I have never understood the concept of fear as entertainment, not my own fear, not somebody else’s. Fear is a fundamental, biologically hardwired survival necessity, it isn’t a toy—for me. For most everybody else, it seems getting good and scared is great fun. Rollercoasters are fun, scary movies are fun, choppy plane rides are fun, nervous horses are fun… unless you are Grace, in which case, fun is more accurately defined as sitting home at the dining room table typing away at my Work In Progress for hours on end. Now that is truly big fun.
The two definitions of fun are related, though it took me decades to understand this. I have four brothers, and I love them all dearly, but they were boys once upon a time (often upon a time, including recently), and one in particular among them liked to tell his younger siblings scary stories. On at least one occasion, he also hid under my bed, reached out and grabbed my ankle, and darn near caused me to wet my pajamas as a result.
Fun for him maybe, not so fun for dear little me. I leapt into my bed from across the room for a long time after that.
And I slept with a light on well into adulthood. If the picture this creates is of a quivering mass of gelatinous protoplasm where a properly adjusted sense of a fun spook should be, then the image is accurate.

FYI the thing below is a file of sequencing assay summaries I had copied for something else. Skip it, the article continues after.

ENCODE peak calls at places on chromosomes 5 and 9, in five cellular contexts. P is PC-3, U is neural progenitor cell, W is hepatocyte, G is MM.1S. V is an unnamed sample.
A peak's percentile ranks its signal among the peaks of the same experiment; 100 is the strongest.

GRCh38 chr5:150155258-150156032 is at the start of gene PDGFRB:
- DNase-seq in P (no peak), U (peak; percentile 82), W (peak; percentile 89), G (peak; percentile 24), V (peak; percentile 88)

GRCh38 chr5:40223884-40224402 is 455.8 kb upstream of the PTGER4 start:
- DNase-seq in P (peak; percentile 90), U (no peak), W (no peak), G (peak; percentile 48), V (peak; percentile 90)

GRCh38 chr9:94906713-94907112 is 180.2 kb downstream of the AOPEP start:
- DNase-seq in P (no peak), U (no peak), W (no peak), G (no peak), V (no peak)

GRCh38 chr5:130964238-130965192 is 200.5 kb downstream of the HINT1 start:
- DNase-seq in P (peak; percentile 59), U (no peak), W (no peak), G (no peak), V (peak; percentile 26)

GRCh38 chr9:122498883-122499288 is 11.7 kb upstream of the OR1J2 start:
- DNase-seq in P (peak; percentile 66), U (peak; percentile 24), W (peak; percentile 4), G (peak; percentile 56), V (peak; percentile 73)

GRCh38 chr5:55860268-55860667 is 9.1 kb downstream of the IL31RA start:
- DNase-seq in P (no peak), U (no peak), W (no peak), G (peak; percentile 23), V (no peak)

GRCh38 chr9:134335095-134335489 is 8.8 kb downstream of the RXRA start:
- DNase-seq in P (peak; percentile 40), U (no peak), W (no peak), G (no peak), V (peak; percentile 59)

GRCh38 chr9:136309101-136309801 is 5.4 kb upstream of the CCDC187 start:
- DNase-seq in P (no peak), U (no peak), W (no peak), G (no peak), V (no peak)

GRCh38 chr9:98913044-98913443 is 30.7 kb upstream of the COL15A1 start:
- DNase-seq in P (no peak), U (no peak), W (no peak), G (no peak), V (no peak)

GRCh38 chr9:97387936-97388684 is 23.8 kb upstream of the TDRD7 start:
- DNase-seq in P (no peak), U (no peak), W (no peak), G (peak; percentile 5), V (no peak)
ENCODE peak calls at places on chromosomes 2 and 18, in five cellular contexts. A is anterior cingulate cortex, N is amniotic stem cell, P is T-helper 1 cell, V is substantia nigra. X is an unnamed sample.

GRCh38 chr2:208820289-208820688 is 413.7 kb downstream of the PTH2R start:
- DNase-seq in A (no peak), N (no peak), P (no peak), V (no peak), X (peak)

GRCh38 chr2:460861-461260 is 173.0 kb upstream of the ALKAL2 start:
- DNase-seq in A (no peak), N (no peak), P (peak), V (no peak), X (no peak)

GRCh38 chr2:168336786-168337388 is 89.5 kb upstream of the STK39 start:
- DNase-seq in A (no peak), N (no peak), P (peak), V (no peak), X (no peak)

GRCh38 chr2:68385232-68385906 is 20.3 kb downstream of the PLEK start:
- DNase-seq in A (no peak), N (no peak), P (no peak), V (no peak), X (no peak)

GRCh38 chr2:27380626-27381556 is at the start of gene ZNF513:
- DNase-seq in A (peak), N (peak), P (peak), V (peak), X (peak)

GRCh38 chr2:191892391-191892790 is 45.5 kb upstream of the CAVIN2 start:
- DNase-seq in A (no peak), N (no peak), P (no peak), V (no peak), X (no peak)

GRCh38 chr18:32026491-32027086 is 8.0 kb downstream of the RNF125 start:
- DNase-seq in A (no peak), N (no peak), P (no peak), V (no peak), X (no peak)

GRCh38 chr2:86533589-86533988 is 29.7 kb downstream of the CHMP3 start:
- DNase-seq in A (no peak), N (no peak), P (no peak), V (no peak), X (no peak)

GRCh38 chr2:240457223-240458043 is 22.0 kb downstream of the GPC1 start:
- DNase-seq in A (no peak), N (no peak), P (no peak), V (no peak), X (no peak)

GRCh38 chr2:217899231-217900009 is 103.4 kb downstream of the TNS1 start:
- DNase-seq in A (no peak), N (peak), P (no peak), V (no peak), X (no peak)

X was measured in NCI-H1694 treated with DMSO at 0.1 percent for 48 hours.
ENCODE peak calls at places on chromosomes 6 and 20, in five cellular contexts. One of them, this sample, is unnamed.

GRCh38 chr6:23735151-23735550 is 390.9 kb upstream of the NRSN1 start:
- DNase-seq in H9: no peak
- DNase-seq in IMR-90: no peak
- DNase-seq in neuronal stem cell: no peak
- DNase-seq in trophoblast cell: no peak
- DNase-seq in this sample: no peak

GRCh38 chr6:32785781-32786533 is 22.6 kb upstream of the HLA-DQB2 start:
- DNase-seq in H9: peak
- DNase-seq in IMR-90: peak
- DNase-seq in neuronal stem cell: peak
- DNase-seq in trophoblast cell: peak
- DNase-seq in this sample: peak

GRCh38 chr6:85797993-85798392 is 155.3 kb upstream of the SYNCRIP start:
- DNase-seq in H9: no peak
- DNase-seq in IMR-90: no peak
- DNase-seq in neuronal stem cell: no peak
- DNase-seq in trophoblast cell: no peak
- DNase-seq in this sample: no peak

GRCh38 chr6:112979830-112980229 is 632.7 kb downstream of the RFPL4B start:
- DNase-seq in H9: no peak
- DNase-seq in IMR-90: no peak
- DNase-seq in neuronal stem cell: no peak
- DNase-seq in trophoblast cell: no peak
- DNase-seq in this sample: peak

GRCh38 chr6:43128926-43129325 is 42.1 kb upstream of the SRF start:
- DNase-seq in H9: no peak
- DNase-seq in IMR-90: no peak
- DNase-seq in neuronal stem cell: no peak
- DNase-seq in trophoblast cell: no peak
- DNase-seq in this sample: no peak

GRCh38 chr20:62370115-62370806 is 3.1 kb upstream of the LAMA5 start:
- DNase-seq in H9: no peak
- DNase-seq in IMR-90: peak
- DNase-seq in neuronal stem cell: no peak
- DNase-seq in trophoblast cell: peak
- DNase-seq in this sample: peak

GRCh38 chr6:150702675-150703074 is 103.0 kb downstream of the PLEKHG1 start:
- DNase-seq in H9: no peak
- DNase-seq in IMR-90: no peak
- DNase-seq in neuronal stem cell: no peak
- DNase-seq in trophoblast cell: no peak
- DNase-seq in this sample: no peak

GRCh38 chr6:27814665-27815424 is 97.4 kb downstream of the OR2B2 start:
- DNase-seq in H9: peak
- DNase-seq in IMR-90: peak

The difficulty is my imagination. My imagination is fit and limber. The thing can bench press entire realities into oblivion, clock a mile in under three minutes, and hold its breath for eternities. When my imagination gets focused on the Wicked Witch of the West, she begins to look like a certain algebra teacher I had. Really, truly, not just for fun. When I hear the marching music for the winged monkeys, my insides start to quease, and I want to leave the room. I have to glance at the sky and hope I see nothing out of the ordinary. I KNOW better, but I don’t know as better as somebody whose imagination is a little more biddable than mine would know.
Is it any wonder, with an imagination like this—barely broke to ride—I choose to focus on the Regency period in my books? Two hundred years away, noted for its elegance and refinement, across the sea and without open warfare on British soil, it provides the perfect setting for a writer allergic to horror (and likely a perfect setting for horror, as well. We’re not going there, my friends.) There were real horrors, of course: People were hung at the age of nine for stealing spare change. They could also be put to death for falling in love with a person of the wrong gender. Syphilis was the AIDS of the day, veterans were treated like crap and the Consumer Protection Agency would not have known where to start.
But as a writer, I can regulate how far beneath the surface I take my readers in the name of entertainment. It’s like riding that barely broke horse in an arena with deep footing, padded walls and no roaring crowd. Yes, if I push the poor beast inordinately, I can probably provoke a rodeo. If I’m mindful, though, I can get a spirited, entertaining ride without injury to self, others, or horse.
What about you? Where do you draw the line between fun and too scary, or do you draw it at all?